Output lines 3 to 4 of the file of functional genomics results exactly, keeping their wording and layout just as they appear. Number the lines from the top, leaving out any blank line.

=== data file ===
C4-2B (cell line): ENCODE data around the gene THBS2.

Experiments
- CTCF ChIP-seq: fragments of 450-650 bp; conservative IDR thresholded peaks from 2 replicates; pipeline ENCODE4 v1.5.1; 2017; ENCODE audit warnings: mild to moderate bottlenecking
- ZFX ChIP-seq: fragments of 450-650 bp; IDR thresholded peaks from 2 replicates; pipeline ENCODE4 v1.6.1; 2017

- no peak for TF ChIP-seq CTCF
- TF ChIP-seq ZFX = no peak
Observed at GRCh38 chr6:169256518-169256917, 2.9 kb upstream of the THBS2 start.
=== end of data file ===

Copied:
- CTCF ChIP-seq: fragments of 450-650 bp; conservative IDR thresholded peaks from 2 replicates; pipeline ENCODE4 v1.5.1; 2017; ENCODE audit warnings: mild to moderate bottlenecking
- ZFX ChIP-seq: fragments of 450-650 bp; IDR thresholded peaks from 2 replicates; pipeline ENCODE4 v1.6.1; 2017